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Licensing Immigration Advisers strong step forward

Licensing Immigration Advisers a strong step forward.

Immigration consultant and former Minister of Immigration Hon. Aussie Malcolm welcomes today’s release of industry competency standards and a code of conduct for Immigration Advisers.

“While attention often falls on troublesome migrants who exploit New Zealand, skilled migrants are a group who benefit all New Zealanders but who have themselves often been exploited during the migration process. Today’s announcement is a big step forward in helping and protecting the migrants we want”, said Mr. Malcolm

“30% of all skilled migrant applicants who believe themselves correctly eligible within policy are rejected or declined, wasting over $12 million of fees and costs each year. Clearly, these people, and their NZ employers need help. Now, with the support of industry competency standards and codes of conduct backed by the new legislation, they are going to have a better chance of getting it.”

Mr. Malcolm said that past exploitation had come in many forms. “While there have been high profile examples of incompetence and fraud, these are just the tip of the iceberg”, says Mr. Malcolm. “The unqualified employer who claims to know, but doesn’t; the Human Resource consultant who wants the placement fee, but knows little about immigration; even the Minister of Religion who intends to be helpful to his congregation member; all contribute to the problem in their own way. In the future, if anybody wants to hold themselves out as competent in this field, they are going to have to meet the competency standards, and abide by the code of conduct, whether they call themselves “Immigration Consultants” or not.”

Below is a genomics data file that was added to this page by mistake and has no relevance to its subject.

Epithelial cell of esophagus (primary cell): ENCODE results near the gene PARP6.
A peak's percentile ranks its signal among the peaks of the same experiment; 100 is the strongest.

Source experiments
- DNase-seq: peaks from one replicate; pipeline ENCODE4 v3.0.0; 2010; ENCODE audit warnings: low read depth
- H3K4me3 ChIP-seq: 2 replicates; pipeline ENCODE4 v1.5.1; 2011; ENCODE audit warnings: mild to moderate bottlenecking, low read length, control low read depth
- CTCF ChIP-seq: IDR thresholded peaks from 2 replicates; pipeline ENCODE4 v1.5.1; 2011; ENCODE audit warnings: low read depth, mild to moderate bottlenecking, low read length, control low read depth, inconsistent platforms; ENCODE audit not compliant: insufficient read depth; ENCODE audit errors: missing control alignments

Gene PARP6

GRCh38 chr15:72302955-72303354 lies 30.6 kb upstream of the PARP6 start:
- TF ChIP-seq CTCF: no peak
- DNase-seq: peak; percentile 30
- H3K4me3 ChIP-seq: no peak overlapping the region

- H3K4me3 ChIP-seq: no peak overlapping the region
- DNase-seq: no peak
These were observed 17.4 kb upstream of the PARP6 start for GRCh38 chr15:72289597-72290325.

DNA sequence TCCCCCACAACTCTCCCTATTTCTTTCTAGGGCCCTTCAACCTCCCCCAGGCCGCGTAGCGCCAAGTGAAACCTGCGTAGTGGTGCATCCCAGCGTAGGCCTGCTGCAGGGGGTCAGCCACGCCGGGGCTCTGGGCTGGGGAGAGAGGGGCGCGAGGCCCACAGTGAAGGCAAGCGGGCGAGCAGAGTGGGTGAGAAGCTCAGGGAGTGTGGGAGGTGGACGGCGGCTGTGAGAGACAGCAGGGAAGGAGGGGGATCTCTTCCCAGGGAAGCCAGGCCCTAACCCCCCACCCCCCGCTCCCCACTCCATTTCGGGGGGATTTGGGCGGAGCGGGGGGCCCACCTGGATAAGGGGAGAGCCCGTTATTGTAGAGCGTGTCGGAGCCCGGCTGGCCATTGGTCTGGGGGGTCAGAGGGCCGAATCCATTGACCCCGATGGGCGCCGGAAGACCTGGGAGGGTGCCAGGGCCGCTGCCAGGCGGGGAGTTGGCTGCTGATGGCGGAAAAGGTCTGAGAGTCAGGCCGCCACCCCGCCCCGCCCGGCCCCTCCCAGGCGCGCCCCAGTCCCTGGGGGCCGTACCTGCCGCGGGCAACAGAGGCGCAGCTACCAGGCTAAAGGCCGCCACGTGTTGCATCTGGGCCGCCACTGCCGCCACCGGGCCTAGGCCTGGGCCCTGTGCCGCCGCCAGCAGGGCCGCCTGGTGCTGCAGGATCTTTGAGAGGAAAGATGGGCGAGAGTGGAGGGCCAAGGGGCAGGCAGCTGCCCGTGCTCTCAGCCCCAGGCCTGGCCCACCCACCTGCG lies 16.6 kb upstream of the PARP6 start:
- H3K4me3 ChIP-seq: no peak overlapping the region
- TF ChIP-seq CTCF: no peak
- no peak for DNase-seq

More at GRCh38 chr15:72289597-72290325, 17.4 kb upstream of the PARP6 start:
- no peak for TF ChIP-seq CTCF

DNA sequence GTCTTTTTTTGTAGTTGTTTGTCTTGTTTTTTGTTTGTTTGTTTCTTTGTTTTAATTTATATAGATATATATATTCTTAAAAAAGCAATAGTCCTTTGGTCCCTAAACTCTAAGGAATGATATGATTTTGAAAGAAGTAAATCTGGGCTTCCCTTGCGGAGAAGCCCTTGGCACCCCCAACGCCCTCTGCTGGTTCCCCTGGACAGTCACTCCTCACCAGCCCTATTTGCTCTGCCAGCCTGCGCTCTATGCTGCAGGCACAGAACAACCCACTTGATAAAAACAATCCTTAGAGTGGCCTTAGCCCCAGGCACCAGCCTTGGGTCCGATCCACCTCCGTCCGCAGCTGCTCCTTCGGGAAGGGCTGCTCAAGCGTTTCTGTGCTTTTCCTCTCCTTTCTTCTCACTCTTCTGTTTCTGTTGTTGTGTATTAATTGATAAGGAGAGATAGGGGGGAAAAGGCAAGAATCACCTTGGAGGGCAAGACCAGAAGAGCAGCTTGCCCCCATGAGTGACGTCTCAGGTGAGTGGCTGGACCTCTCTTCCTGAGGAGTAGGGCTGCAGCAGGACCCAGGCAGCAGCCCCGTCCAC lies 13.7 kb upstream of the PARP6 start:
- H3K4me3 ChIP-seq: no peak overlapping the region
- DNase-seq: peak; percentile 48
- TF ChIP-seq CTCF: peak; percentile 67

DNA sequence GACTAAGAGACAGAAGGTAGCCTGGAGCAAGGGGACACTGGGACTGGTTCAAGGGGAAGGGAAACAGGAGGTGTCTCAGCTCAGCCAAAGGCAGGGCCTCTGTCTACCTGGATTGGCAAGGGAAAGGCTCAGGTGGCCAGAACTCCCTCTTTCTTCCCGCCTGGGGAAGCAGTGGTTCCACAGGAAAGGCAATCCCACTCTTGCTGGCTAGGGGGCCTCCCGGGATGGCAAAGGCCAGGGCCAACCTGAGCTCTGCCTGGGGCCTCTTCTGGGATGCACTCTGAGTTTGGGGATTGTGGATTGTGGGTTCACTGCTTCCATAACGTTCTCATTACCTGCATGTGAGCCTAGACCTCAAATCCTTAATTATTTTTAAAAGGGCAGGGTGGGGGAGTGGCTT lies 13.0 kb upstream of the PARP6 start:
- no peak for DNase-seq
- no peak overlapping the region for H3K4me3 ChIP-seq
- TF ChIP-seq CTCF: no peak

“Of course there will still be horror stories, because you can’t legislate against rouges, but at least the Government now has the teeth to deal with them.”

Mr. Malcolm predicted that many people who presently gave informal advice would now undertake the training that would allow them to continue doing so, without risk of heavy penalty. “That has got to be good for everyone”; he said. “On this issue, the Minister and the Government has got it right.”

ENDS

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